February 10

Matthew 26:1-16


The religious leaders were the ones who plotted to have Jesus crucified by the Romans. They would let the foreign government do their dirty work. However, when Pilate washed his hands and asked the Jews who to set free, it was the Jews who put Jesus on the cross. Jesus was put to death by His own countrymen. I have a Jewish friend who was concerned that people hate the Jews for killing Jesus. I answered, “No, it was all part of God’s plan, He was the human sacrifice to pay for the sins of the world.” His response was basically, “Well, I’m glad you don’t hold it against us.” I wish it had been, “How can I receive this salvation?,” but he was committed to Judaism. 


In verses 6-13 (Mark 14:3-9; John 12:1-8), we read about the anointing of Jesus at Bethany by Mary, the sister of Lazarus. Let’s look at a few points:

  • Her brother had recently been raised from the dead, and she was grateful.
  • They were in Bethany, her home town, at Simon the leper’s house. Some say Simon was Lazarus, “Simon Lazarus,” and that he died from leprosy. Jesus raised him from the dead and healed him. 
  • She knew Jesus was going to die and raise again. 
  • She knew she was preparing Him for burial.
  • She took an expensive bottle of perfume, valuing Jesus’ sacrifice. In Mark 14:8 it says, “She has done what she could.” 
  • The flask was sealed. She broke it to spill it out. In the old testament there was such a think as a drink offering, an offering that would be poured out. Mary was not only pouring out her best perfume; she was opening and pouring out her heart. 
  • She began by pouring it on His head, flowing down His entire body. Then she wiped His feet with her hair. 
  • She recognized and valued Jesus being present in that moment.
  • She worshipped Him in the act. 
  • Everywhere the Gospel is preached, this story is told for her part in the story. 
  • This story is not to be confused with the prostitute in Luke 7:36-50, which is also a beautiful story of worship by a forgiven woman. 


In verses 14-16, Judas goes to the chief priests to betray Jesus in exchange for money. He knew they wanted to stop Jesus’ ministry, and they knew they wanted to kill Jesus. It wasn’t Jesus’ fault for bringing Judas on the team. Each person has a will. Don’t blame your leaders for choices their teams make. Let’s choose to do the right thing, and let’s choose to support our leaders instead of blaming them for things that are out of their control. 


Leviticus 10-12


God had chosen Moses and these high priests to a position of coming near Him under the old covenant, while people were still dead in sin. The fallen state of human beings and the sin that separated us from God was a serious issue. To come into God’s manifested presence as a priest was something that was not done unless it was done in complete reverence to God. 


God had given detailed, specific instruction on how to offer sacrifice. In chapter 9, we just read where God’s fire had just come from heaven to consume the sacrifice; it was a fearful and awesome happening. 


In chapter 10, we read about profane fire offered by Aaron’s sons, Nadab and Abihu. Nadab and Abihu did not give respect to the glory and holiness of God; their actions were irreverent. Their flippant and disrespect brought judgment upon themselves. Some teach that their offerings may have been for idols. Some ancient Jewish interpretations say the men were also intoxicated. Fire from the Lord consumed them.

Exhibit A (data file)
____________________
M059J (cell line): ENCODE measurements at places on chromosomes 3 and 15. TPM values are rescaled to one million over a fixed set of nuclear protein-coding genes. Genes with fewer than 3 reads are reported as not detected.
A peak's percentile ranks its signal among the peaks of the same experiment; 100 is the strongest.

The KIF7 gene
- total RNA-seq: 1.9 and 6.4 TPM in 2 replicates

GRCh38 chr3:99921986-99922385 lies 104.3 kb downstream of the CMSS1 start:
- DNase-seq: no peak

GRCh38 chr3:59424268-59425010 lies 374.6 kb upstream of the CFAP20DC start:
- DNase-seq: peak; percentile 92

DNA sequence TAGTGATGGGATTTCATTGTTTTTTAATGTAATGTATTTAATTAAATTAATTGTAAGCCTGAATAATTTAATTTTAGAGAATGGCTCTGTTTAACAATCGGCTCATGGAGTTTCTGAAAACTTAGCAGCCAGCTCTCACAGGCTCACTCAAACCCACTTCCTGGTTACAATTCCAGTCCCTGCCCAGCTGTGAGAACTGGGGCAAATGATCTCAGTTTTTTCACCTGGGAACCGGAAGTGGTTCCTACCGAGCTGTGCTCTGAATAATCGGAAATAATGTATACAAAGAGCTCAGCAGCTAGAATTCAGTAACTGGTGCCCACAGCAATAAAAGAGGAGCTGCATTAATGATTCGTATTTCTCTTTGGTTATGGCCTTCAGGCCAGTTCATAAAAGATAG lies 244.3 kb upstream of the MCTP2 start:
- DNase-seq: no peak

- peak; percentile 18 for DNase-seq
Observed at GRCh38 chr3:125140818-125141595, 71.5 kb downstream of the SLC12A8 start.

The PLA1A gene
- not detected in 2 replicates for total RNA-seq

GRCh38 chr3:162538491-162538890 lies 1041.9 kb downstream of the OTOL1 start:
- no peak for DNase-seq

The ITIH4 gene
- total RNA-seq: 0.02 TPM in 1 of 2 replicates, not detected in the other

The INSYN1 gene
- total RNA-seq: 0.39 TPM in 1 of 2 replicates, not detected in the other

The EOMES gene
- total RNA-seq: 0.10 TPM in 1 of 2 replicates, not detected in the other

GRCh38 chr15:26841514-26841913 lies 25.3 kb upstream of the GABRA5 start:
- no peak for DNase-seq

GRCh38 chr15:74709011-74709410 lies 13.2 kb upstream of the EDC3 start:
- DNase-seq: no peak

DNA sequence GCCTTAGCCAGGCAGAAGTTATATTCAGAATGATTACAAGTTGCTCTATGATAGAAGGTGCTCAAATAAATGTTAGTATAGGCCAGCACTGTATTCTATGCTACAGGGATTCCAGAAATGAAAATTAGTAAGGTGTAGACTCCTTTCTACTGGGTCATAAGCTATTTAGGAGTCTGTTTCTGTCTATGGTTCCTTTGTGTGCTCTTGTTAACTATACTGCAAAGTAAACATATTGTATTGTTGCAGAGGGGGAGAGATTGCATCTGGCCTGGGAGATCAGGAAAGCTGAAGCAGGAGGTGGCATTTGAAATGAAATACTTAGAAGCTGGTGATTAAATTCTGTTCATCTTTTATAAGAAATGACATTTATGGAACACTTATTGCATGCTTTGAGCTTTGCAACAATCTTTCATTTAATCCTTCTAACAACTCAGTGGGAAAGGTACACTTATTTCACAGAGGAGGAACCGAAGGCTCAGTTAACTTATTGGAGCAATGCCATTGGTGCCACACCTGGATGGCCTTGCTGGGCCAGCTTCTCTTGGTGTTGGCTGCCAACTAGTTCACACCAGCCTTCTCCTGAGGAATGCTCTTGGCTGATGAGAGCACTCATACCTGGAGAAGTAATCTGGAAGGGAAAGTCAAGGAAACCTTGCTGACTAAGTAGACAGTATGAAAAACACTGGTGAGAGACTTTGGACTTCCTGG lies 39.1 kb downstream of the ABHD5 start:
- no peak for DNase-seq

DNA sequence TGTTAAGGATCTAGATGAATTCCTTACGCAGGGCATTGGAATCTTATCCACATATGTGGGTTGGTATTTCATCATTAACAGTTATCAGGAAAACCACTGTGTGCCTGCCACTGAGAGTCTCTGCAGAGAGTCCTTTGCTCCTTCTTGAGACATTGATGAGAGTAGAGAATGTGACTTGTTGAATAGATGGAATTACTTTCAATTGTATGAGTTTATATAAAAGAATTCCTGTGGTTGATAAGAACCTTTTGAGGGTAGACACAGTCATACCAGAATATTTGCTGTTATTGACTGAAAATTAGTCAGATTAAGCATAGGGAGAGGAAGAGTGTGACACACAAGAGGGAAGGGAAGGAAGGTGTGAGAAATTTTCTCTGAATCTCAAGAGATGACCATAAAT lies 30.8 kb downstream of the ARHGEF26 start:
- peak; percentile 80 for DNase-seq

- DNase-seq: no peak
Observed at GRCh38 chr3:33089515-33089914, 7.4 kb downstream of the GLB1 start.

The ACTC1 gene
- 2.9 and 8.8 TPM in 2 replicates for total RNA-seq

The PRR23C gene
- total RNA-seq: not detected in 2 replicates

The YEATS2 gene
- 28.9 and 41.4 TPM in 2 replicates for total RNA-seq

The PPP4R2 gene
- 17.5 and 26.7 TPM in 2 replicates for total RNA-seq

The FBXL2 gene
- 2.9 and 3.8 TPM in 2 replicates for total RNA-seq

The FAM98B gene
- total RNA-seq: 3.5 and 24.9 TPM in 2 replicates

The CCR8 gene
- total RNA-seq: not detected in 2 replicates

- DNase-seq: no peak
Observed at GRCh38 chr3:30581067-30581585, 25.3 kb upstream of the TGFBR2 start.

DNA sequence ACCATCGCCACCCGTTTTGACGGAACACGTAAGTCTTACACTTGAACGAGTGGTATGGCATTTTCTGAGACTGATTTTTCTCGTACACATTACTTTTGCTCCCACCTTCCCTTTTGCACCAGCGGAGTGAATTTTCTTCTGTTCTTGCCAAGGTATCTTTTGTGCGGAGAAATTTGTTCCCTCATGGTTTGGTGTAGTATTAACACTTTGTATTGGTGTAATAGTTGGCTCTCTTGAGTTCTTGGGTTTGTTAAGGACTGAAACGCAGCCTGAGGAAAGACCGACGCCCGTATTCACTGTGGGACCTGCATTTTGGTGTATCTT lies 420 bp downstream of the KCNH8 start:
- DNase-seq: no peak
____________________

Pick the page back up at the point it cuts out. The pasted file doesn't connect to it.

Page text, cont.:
Aaron, a father who just lost two sons, must have been distraught. Moses went to the Lord about his nephew’s deaths, and God answered Moses. Moses knew the glory of God, as did Aaron. They knew God was holy and that nothing unholy could be in His presence. God answered Moses, saying, “By those who come near Me” speaking of the priesthood, “I must be regarded as holy.” God was saying that unholy people can’t just come into His presence. His holiness will drive out unholiness like turning on a light switch will immediately dispel any light in the room. Holiness and unholiness cannot co-exist without atonement and sacrifice of life, or blood. 


In addition, God said, “And before all the people I must be glorified. The priests were mediators between God and human beings. If they showed disrespect, they would lead others to disrespect. God said, “I must be glorified.” Then is says Aaron held his peace. He knew his sons were part of a select representation of the children of Israel, chosen as a few to view the Lord’s glory.


As leaders under the new covenant, even though there has been a removing of sin, there still needs to be respect for God’s holiness and glory. Consider Ananias and Sapphira, instantly dropping dead after lying to Peter (Acts 5:1-11). 


In verse 8, The Lord speaks directly to Aaron, not Moses, and He gives Aaron direct instruction for conduct for priests. 


In chapter 11, notice know God speaks to both Moses and Aaron. God gives instruction on what foods are permitted and forbidden and which animals are clean or unclean. He then tells them in verse 45 that they are to be holy, for HE is holy. 


In chapter 12, the Lord shares the ritual of childbirth. 


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